- “‘Conversing, looking, loving’: The Discourse of Reason in Paradise Lost.” Cithara: Essays in the Judeo-Christian Tradition, vol. 32, no. 2, 1993, pp. 13-38.
- “‘She is fast my wife’: Sex, Marriage, and Ducal Authority in Measure for Measure.” Shakespeare Studies, vol. 23, 1995, pp. 187-209.
- “Hake, Cod, and Poor-John in Romeo and Juliet 1.1.” The Explicator, vo. 61, no. 3, 2003, pp. 134-37.
- “‘You must remember this’: Trauma and Memory in Catch-22 and Slaughterhouse Five.” Critique: Studies in Contemporary Fiction, vol. 46, no. 4, 2005, pp. 357-68.
- “Othello, Stranger in a Strange Land.” Interdisciplinary Literary Studies: A Journal of Criticism and Theory, vol. 18, no. 1, 2016, pp. 7-27.
Select Conference Presentations
- “‘Passing strange’: Ideal Ego and Ego Ideal in Othello,” at the meeting of the Shakespeare Association, 1987.
- “‘A soldier to a lady’: Civility and Its Discontents in Much Ado About Nothing,” at the meeting of the Shakespeare Association, 1992.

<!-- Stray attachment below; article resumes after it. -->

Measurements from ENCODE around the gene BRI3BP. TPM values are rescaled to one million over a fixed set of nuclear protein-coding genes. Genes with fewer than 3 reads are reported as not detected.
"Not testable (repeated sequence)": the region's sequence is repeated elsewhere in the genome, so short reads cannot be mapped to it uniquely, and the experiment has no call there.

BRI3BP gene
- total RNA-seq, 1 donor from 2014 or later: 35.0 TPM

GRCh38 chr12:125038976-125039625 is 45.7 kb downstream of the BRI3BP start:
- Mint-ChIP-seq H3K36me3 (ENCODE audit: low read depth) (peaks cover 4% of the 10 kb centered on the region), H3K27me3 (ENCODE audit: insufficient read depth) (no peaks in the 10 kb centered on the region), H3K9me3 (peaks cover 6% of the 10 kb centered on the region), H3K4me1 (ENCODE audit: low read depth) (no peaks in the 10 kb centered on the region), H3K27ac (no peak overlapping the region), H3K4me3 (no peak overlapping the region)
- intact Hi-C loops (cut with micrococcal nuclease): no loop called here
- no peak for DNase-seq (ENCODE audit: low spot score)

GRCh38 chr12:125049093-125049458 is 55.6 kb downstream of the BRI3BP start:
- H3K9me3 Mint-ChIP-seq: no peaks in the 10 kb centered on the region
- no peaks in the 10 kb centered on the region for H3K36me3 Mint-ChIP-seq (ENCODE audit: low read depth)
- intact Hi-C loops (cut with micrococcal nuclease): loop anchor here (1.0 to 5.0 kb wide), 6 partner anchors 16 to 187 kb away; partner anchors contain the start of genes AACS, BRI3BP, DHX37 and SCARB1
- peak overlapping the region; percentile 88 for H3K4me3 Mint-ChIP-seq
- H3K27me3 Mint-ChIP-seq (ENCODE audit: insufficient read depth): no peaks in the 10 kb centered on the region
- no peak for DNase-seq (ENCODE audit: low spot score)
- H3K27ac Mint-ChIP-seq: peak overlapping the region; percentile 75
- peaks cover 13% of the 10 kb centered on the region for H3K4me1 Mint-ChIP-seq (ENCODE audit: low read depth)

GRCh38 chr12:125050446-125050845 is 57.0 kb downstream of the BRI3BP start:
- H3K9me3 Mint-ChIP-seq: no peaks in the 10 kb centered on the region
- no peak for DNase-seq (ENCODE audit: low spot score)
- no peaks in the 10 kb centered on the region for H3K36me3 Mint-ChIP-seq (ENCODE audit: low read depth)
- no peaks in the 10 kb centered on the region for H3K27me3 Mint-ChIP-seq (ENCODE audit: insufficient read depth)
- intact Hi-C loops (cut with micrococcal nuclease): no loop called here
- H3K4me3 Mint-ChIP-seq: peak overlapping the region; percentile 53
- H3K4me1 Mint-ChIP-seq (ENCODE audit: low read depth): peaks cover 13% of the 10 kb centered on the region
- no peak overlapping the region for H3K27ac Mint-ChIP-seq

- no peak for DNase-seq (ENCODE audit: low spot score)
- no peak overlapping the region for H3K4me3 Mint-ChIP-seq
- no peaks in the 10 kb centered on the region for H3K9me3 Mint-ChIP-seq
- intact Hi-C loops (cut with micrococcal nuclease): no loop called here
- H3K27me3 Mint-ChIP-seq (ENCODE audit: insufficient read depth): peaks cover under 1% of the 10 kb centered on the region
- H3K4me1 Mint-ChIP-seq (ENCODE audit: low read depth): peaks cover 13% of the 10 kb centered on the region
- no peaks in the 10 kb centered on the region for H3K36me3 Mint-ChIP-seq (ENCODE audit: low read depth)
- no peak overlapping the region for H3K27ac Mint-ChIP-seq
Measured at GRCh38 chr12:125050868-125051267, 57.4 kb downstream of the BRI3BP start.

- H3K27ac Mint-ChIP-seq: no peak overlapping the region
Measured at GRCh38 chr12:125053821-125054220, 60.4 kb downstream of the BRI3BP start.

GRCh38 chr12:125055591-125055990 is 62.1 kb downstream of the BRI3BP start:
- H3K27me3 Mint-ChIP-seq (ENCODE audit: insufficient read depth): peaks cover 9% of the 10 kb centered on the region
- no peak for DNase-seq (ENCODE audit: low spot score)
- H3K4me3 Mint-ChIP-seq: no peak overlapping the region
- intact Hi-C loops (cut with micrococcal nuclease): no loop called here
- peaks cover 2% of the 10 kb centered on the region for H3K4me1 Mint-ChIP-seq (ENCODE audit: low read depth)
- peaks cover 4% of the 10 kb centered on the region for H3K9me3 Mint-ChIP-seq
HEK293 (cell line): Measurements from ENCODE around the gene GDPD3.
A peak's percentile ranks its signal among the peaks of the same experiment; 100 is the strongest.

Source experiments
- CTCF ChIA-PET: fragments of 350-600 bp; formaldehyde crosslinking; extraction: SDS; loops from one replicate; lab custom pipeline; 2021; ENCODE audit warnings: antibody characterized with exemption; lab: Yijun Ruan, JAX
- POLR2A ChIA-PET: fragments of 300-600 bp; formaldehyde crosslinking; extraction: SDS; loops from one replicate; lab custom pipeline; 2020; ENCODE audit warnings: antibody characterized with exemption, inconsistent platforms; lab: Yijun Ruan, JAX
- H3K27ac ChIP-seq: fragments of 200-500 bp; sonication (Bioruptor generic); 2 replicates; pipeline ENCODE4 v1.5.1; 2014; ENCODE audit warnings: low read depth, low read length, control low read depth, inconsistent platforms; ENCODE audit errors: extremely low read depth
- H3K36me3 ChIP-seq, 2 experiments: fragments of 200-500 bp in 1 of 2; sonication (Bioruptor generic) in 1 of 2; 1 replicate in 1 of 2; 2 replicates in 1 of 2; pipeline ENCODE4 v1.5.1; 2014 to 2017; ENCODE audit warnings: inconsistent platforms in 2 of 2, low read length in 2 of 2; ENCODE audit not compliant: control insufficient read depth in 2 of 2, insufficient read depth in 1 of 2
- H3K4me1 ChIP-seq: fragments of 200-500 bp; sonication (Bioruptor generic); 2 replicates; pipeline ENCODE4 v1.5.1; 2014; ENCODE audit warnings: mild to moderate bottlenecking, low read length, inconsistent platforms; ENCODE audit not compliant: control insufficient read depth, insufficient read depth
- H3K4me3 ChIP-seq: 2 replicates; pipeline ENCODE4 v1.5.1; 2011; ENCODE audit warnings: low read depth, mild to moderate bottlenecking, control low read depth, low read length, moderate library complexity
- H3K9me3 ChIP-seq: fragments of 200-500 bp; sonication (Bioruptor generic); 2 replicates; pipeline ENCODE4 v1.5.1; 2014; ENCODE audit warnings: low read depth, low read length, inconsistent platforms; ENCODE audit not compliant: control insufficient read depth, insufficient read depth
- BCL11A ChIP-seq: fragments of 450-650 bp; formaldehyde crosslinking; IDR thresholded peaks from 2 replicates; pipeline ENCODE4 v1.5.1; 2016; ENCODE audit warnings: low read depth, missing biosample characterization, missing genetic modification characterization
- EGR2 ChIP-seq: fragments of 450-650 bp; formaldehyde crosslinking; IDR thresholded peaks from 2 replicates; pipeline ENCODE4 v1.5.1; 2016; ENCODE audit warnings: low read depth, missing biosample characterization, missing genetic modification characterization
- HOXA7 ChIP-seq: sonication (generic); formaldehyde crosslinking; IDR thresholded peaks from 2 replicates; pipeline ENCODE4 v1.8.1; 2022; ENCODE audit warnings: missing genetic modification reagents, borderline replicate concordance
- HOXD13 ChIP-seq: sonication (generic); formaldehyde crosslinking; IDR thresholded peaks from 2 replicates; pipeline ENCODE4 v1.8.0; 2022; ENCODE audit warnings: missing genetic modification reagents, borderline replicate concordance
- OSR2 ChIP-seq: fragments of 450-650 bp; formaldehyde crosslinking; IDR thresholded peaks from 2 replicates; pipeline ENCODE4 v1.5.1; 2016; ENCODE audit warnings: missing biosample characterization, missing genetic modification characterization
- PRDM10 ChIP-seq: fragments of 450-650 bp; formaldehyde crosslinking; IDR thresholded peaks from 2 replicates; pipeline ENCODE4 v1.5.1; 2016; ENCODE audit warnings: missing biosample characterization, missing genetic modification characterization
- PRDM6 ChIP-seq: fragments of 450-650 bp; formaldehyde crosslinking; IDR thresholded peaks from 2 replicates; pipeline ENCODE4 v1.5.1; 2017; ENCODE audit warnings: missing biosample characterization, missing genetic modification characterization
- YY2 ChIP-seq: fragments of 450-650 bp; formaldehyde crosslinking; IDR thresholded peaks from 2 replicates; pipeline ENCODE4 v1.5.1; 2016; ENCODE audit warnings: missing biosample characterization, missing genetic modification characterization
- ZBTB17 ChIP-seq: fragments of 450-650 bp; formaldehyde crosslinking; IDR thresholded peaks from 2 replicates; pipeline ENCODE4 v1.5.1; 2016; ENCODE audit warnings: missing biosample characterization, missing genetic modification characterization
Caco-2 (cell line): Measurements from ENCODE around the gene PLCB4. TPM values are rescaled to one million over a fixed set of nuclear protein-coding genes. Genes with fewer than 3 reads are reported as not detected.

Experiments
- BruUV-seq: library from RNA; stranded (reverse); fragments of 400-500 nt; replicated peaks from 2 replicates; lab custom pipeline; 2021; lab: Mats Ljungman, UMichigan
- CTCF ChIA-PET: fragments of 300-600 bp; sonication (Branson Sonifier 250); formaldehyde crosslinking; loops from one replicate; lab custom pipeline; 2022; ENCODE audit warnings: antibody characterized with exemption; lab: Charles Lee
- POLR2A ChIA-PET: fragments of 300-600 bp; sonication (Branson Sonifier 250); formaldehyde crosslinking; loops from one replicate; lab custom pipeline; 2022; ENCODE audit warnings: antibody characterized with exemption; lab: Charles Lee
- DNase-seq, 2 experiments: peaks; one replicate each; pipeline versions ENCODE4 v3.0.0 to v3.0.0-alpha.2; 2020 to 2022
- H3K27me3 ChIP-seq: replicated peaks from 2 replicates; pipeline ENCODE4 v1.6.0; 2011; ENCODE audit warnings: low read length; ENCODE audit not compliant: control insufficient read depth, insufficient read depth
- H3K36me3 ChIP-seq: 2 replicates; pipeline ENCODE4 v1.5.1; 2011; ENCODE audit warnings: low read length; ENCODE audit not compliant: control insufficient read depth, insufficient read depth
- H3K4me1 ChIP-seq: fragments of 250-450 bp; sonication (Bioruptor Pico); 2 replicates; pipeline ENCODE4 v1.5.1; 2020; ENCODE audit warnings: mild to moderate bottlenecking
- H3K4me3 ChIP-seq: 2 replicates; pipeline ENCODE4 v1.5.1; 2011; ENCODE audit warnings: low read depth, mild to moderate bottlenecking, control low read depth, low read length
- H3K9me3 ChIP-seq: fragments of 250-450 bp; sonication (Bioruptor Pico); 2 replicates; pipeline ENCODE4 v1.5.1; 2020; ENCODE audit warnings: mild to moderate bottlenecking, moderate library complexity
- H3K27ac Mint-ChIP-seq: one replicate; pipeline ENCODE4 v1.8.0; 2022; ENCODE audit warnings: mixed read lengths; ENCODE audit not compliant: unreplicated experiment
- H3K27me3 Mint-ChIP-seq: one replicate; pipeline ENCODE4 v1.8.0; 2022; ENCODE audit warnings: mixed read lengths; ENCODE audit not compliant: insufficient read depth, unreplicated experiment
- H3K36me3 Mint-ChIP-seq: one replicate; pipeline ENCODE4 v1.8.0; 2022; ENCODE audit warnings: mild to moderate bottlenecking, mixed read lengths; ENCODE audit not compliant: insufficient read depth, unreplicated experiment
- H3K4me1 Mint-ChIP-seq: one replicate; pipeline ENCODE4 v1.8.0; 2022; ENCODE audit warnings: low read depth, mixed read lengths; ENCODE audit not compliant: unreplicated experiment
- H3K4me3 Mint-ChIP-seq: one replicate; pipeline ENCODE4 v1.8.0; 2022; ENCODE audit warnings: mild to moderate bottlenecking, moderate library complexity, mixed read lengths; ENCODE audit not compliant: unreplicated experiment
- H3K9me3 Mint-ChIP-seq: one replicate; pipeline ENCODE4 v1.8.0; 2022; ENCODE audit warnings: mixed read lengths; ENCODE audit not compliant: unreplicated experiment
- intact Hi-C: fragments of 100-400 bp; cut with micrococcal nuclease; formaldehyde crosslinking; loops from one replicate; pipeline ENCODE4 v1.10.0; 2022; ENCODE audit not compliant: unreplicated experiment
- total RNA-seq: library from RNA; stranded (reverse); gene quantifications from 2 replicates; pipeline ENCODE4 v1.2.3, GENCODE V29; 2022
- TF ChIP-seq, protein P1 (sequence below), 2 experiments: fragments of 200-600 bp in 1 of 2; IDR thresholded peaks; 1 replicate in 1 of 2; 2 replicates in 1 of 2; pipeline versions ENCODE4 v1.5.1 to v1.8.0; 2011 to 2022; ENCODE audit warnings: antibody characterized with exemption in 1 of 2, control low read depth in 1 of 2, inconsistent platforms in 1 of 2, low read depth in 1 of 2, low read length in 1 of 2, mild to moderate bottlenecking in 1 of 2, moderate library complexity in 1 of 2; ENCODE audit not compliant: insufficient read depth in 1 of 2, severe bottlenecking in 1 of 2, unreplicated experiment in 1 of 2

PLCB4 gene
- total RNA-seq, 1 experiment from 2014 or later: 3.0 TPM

- “The Laws of Marriage in Early Modern England and Measure for Measure,” at the meeting of the Shakespeare Association, 1994.
- “Marriage à la Mode: Spousals and State Power in Measure for Measure,” at the meeting of the Northeast Modern Language Association, 1995.
- “Bastards and Patchokes: Don John as Colonial Subject,” at the meeting of the Shakespeare Association, 1997.
- “A Courtier and No Courtier: Bertram Among the Nightingales,” at the meeting of the Shakespeare Association, 2000.
- “Under My Thumb: Ideology and the Problem of Problem Comedies,” at the meeting of the Shakespeaer Association, 2003.
- “To Every Thing There is a Season: Ethical Life on Prospero’s Island,” at the meeting of the Shakespeare Association, 2008.
- “Hamlet: Educating the Prince Then and Now,” at the meeting of the Northeast Modern Language Association, 2010.
- “‘Dukedom large enough’: The Prospero Trap,” at the meeting of the Shakespeare Association, 2013.
- “Cressida’s Rank Sex,” at the meeting of the Northeast Modern Language Association, 2016.